Smoke Alarms and Carbon Monoxide Detectors

Smoke Alarms and Carbon Monoxide Detectors

Alarms and detectors are inexpensive and indispensible. Installed in your home or business, these simple electronic devices save lives, period.

Smoke alarm tips

  • The Red Cross recommends installing smoke alarms outside each sleeping area and on each additional level of your home. If people sleep with doors closed, install smoke alarms inside sleeping areas, too.
  • Use the test button to check each smoke alarm once a month. When necessary, replace batteries immediately.
  • Vacuum away cobwebs and dust from your smoke alarms monthly.
  • Smoke alarms become less sensitive over time. Replace your smoke alarms every 10 years.

In addition to alarms, consider keeping one or more working fire extinguishers in your home.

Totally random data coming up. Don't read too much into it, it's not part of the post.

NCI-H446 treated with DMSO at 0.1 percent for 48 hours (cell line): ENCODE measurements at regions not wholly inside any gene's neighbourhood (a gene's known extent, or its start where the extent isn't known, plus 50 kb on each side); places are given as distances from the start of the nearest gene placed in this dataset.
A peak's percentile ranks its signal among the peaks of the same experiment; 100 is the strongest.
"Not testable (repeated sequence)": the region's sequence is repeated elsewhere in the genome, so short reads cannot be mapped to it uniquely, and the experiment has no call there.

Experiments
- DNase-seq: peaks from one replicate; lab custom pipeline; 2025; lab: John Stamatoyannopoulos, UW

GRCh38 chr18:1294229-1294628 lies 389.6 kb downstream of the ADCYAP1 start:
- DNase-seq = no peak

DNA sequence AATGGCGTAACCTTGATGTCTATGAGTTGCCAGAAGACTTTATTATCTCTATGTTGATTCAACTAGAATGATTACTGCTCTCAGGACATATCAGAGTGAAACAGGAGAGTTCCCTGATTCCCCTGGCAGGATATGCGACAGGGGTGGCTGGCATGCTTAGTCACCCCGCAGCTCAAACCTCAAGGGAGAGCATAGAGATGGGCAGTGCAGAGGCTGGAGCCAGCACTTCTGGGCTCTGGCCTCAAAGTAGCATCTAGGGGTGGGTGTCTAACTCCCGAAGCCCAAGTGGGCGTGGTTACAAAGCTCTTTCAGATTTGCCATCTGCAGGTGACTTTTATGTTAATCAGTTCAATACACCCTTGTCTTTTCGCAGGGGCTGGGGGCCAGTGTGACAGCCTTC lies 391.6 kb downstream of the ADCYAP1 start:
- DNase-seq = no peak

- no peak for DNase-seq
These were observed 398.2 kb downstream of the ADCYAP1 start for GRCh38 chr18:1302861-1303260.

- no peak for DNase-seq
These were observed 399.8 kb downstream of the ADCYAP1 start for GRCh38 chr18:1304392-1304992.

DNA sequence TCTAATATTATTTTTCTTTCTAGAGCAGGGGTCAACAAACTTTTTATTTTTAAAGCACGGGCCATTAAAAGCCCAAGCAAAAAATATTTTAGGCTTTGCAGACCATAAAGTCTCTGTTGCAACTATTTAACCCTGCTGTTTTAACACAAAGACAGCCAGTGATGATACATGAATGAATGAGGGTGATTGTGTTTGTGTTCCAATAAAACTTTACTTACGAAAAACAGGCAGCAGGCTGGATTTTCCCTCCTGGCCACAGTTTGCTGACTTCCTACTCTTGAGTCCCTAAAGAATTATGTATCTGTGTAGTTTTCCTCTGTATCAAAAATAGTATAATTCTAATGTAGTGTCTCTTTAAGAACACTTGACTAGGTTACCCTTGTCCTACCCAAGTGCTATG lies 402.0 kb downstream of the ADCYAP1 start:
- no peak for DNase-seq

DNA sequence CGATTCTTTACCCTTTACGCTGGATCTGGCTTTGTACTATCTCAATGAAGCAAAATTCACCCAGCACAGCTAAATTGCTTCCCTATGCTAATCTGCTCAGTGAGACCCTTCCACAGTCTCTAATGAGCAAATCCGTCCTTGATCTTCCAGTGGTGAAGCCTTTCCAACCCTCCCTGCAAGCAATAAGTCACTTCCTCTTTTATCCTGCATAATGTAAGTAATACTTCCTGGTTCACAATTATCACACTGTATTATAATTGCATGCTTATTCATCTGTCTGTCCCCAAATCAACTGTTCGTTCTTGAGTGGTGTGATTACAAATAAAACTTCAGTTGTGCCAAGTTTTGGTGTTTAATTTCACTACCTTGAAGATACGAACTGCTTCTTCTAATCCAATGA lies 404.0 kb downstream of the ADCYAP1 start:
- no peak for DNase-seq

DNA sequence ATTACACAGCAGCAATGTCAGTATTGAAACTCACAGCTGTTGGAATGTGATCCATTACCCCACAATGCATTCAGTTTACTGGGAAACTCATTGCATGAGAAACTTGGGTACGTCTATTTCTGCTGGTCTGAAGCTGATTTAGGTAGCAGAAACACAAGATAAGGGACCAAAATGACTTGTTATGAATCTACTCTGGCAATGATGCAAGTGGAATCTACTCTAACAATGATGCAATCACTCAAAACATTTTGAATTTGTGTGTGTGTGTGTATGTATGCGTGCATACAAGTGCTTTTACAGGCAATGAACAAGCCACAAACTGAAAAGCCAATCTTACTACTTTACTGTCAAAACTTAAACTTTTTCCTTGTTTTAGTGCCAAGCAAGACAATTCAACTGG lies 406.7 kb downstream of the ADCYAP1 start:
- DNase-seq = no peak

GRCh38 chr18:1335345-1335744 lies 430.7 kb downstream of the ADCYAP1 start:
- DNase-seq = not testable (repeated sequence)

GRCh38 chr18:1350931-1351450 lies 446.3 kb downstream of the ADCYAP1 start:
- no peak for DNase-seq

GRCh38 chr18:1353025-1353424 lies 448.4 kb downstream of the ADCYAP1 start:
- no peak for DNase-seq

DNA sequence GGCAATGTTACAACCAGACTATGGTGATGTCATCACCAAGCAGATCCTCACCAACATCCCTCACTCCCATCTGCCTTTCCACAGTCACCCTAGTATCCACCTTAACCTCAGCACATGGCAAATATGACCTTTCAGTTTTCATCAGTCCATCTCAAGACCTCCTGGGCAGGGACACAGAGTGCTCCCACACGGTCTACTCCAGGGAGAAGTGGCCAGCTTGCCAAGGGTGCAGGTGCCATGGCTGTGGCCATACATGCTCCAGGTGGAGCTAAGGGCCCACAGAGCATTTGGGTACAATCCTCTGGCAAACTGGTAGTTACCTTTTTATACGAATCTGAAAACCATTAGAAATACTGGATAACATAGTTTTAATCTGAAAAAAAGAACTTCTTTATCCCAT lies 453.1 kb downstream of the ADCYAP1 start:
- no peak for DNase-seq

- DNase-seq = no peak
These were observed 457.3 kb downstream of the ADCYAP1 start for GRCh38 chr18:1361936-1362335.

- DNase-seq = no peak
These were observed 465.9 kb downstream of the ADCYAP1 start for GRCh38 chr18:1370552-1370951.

Carbon monoxide detector tips

  • The Red Cross recommends placing a carbon monoxide detector in the hallway near every separate sleeping area of the home. Make sure that the detector cannot be covered up by furniture or draperies. Follow manufacturer’s instructions regarding specific location where to install it. Avoid corners, where air does not circulate.
  • Before buying a CO detector, check to make sure it is listed with Underwriters Laboratories (UL), Standard No. 2034, or there is information on the package or owner’s manual that says that the detector meets the requirements of the IAS 6-96 standard.
  • CO detectors are available for boats and recreational vehicles, too. The Recreation Vehicle Industry Association requires that CO detectors/alarms be installed in motor homes and in towable recreational vehicles that have a generator or are prepped for a generator.

A carbon monoxide detector can provide added protection, but is no substitute for proper use and upkeep of appliances that can produce CO.

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